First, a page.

Living in the most species rich area of eastern North America may be giving me a headache. The Southern Appalachia has to be a major battle ground between the splitters and the lumpers in plant identification and nomenclature. There doesn't ever seem to be just one of something. There are two or more, all closely related, and they are not in the least bit shy about interbreeding.
This lovely orchid, Goodyera pubescens, Downy Rattlesnake Plantain has a dwarf sibling, Goodyera repens. The difference is that the dwarf species is 1dm smaller and has a fewer flowered, more open raceme. Now how is someone supposed to decide if a plant they see is a dwarf or just not well fed and in a good location?
The general way it seems to work is that a species is wide spread along the east coast up into Canada and then there is "The Other" species in the mountains of North Carolina that mixes with the more wide spread one. I found this patch of Goodyera today that has much bigger leaves than most of the others I have seen here. Maybe I have both.
This is not Dwarf Ginseng or that other Weed. It is a wide spread species of eastern North America, Cutleaf Toothwort, Cardamine concatenata aka Dentaria laciniata. Starting along the moist seeps in the mountain side, it is beginning to carpet the forest floor. "Three other Toothworts occur in the state." Hmmm, should I look closer at these tiny plants?
A quick search reveals that another leaf I have been seeing plenty of in the forest is Cardamine angustata, Slender Toothwort. That's two Toothworts up here so far. This is just another shot of the Cutleaf one.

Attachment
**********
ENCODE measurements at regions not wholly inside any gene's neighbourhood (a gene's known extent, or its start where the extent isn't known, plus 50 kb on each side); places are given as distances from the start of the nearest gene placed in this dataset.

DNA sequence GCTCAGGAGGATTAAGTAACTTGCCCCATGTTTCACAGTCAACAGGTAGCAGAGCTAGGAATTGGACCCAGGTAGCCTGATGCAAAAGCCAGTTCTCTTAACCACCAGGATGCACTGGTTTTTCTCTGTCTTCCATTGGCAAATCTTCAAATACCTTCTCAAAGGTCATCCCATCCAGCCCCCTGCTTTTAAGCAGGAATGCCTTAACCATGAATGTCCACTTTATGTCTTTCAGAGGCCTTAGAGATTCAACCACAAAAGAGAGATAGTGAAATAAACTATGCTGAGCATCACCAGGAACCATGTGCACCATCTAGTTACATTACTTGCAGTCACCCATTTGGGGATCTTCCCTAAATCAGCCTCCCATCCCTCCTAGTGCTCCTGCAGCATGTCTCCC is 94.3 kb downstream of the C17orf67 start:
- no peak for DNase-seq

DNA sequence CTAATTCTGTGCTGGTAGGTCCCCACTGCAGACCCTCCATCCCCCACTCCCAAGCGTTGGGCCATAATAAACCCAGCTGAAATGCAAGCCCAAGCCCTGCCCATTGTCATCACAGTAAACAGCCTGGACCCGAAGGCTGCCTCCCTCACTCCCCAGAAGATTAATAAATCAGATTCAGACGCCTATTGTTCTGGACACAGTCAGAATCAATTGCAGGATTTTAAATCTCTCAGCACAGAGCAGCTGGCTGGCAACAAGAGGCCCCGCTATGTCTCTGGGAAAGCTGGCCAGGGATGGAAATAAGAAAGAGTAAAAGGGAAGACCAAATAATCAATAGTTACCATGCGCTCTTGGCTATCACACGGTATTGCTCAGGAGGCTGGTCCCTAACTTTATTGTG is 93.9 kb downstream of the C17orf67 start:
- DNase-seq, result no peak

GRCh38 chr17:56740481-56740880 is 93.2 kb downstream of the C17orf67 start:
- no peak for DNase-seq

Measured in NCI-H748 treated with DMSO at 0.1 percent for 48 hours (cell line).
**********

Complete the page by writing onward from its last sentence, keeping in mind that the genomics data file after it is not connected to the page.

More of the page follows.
Here we have Spring Beauty, Claytonia virginica, maybe. The closely related Claytonia caroliniana is restricted to the rich woods of the mountains and differs only in its elliptic leaves that are 1.5 to 7 cm long.
Oh, the Hepatica! Which one is it? Anemone acutiloba or Anemone americana?
They can both have white or rose colored flowers and there is a quibble over one being able to have pale blue and the other lavender flowers.
The main difference it seems is the leaves. One has more pointed leaf lobes and the other has more rounded lobes with a less pronounced point.
Both can occur in the mountains of Western North Carolina and they are starting to bloom like crazy.
This horticultural Anemone blanda can bloom in a range from pure white, light to deep pink, light blue all the way through to deep purple and it is still Anemone blanda. I like that. I think I would be a lumper.
No one in the garden blogosphere hopefully wants to put incorrect information out there on the world wide web. I sure don't. I also don't like being wrong. I may just need to post a disclaimer on my blog. "Plant species are identified to the best of my ability. It could be wrong, but it is most likely pretty dern close."